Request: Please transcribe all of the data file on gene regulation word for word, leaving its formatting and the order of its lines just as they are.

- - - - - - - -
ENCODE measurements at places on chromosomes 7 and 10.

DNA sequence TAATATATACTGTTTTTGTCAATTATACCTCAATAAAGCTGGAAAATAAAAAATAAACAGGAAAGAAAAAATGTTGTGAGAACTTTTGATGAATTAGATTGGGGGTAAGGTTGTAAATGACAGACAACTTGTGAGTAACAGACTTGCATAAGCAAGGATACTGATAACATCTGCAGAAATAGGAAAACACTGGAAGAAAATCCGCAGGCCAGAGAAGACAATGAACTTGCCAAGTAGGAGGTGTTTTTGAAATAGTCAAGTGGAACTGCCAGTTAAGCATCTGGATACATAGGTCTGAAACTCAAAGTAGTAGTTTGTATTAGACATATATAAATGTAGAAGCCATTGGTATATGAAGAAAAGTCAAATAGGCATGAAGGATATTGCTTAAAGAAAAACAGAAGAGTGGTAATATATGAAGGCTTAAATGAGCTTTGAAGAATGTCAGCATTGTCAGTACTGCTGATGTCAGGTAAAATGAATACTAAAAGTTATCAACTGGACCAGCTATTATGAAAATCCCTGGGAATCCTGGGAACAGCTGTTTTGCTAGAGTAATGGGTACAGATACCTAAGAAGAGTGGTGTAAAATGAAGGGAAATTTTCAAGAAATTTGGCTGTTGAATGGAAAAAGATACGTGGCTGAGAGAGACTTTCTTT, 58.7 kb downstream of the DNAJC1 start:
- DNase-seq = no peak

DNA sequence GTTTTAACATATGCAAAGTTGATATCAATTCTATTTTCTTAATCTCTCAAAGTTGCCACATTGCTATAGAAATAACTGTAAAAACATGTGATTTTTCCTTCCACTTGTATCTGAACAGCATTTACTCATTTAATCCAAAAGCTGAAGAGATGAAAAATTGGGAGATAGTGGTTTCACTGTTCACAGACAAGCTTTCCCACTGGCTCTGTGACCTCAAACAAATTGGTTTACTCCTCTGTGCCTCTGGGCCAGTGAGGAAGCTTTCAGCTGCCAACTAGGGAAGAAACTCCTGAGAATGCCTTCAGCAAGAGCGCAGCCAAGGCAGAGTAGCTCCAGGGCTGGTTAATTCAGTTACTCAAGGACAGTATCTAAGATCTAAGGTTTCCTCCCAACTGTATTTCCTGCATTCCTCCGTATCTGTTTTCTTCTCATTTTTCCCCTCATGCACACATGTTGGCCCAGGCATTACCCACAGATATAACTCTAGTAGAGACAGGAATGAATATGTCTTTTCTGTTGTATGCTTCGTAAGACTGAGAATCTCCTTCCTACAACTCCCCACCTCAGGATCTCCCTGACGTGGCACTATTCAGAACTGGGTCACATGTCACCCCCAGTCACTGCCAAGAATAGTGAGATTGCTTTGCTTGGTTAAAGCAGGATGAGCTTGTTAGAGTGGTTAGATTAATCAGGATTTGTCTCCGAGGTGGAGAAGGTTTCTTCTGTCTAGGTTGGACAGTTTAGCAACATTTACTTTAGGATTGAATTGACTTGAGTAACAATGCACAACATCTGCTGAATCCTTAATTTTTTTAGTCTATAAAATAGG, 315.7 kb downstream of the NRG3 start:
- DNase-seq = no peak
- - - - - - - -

ENCODE measurements at places on chromosomes 7 and 10.

DNA sequence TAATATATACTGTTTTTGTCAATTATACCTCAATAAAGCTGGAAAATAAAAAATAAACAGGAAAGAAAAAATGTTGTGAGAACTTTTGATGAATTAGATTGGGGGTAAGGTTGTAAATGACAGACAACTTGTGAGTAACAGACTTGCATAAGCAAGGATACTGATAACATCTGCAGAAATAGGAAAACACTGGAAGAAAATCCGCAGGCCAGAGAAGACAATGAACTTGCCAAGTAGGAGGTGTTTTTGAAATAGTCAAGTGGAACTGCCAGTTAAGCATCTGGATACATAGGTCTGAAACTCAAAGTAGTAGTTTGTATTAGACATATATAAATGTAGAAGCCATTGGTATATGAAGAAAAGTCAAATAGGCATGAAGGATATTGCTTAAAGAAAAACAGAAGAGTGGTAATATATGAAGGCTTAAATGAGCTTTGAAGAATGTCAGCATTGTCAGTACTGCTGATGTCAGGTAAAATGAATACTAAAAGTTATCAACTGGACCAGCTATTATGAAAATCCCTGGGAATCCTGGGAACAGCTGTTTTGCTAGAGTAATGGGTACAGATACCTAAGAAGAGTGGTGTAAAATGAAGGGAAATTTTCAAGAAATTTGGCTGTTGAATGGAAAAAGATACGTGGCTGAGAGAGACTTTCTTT, 58.7 kb downstream of the DNAJC1 start:
- DNase-seq = no peak

DNA sequence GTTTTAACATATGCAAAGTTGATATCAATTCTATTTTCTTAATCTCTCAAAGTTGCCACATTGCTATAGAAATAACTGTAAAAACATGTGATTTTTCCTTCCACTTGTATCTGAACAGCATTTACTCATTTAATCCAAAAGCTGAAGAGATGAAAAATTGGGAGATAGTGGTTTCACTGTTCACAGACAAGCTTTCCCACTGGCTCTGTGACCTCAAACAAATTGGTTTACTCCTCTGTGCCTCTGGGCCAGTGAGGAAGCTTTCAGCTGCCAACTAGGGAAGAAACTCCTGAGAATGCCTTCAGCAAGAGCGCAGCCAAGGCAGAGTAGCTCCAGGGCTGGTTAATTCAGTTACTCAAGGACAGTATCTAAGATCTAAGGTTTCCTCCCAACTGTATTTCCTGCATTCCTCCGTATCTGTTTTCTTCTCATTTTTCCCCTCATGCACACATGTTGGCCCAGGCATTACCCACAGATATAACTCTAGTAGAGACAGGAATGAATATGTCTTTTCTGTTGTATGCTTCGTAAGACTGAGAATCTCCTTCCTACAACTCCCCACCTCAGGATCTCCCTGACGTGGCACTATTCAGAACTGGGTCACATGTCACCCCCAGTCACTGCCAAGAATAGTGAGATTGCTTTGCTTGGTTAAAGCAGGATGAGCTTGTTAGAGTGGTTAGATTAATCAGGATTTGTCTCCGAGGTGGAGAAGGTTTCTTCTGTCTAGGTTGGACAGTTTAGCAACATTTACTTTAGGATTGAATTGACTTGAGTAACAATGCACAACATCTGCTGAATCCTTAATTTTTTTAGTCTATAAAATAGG, 315.7 kb downstream of the NRG3 start:
- DNase-seq = no peak